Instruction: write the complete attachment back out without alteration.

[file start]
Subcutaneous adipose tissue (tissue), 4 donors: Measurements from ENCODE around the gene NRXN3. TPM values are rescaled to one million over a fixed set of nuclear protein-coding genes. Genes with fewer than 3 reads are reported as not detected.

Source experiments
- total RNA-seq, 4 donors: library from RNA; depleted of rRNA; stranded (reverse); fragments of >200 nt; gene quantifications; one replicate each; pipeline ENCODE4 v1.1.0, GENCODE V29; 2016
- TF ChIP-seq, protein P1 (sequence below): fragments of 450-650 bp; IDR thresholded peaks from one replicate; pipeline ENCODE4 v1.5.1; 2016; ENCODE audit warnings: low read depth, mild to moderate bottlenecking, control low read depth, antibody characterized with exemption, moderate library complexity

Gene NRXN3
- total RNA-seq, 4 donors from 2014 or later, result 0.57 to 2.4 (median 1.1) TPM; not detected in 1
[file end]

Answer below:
Subcutaneous adipose tissue (tissue), 4 donors: Measurements from ENCODE around the gene NRXN3. TPM values are rescaled to one million over a fixed set of nuclear protein-coding genes. Genes with fewer than 3 reads are reported as not detected.

Source experiments
- total RNA-seq, 4 donors: library from RNA; depleted of rRNA; stranded (reverse); fragments of >200 nt; gene quantifications; one replicate each; pipeline ENCODE4 v1.1.0, GENCODE V29; 2016
- TF ChIP-seq, protein P1 (sequence below): fragments of 450-650 bp; IDR thresholded peaks from one replicate; pipeline ENCODE4 v1.5.1; 2016; ENCODE audit warnings: low read depth, mild to moderate bottlenecking, control low read depth, antibody characterized with exemption, moderate library complexity

Gene NRXN3
- total RNA-seq, 4 donors from 2014 or later, result 0.57 to 2.4 (median 1.1) TPM; not detected in 1